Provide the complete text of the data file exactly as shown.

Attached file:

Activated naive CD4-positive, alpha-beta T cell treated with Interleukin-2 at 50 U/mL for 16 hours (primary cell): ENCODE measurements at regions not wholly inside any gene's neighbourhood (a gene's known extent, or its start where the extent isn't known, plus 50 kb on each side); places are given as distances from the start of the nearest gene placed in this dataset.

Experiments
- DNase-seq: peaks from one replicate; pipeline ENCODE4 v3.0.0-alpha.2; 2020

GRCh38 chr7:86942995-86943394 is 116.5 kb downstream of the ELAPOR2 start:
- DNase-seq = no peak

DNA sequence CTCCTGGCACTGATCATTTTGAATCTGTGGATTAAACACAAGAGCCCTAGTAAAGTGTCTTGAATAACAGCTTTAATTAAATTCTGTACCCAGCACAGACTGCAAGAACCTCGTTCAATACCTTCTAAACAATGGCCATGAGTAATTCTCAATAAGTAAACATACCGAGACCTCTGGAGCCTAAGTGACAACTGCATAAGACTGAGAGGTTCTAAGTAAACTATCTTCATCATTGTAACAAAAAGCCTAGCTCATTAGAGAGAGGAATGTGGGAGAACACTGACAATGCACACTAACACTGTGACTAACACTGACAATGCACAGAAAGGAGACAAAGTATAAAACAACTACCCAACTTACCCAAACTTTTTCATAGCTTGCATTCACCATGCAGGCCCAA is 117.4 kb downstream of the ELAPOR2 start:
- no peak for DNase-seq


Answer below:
Activated naive CD4-positive, alpha-beta T cell treated with Interleukin-2 at 50 U/mL for 16 hours (primary cell): ENCODE measurements at regions not wholly inside any gene's neighbourhood (a gene's known extent, or its start where the extent isn't known, plus 50 kb on each side); places are given as distances from the start of the nearest gene placed in this dataset.

Experiments
- DNase-seq: peaks from one replicate; pipeline ENCODE4 v3.0.0-alpha.2; 2020

GRCh38 chr7:86942995-86943394 is 116.5 kb downstream of the ELAPOR2 start:
- DNase-seq = no peak

DNA sequence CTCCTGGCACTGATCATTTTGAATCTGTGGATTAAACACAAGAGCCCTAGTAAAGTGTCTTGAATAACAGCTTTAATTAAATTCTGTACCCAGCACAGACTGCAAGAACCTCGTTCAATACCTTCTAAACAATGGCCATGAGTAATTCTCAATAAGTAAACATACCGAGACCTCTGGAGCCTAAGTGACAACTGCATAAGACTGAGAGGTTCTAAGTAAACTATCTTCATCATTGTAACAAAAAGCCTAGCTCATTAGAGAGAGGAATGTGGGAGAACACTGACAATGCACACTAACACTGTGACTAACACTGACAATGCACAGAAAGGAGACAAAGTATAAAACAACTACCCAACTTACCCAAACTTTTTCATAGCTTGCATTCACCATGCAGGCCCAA is 117.4 kb downstream of the ELAPOR2 start:
- no peak for DNase-seq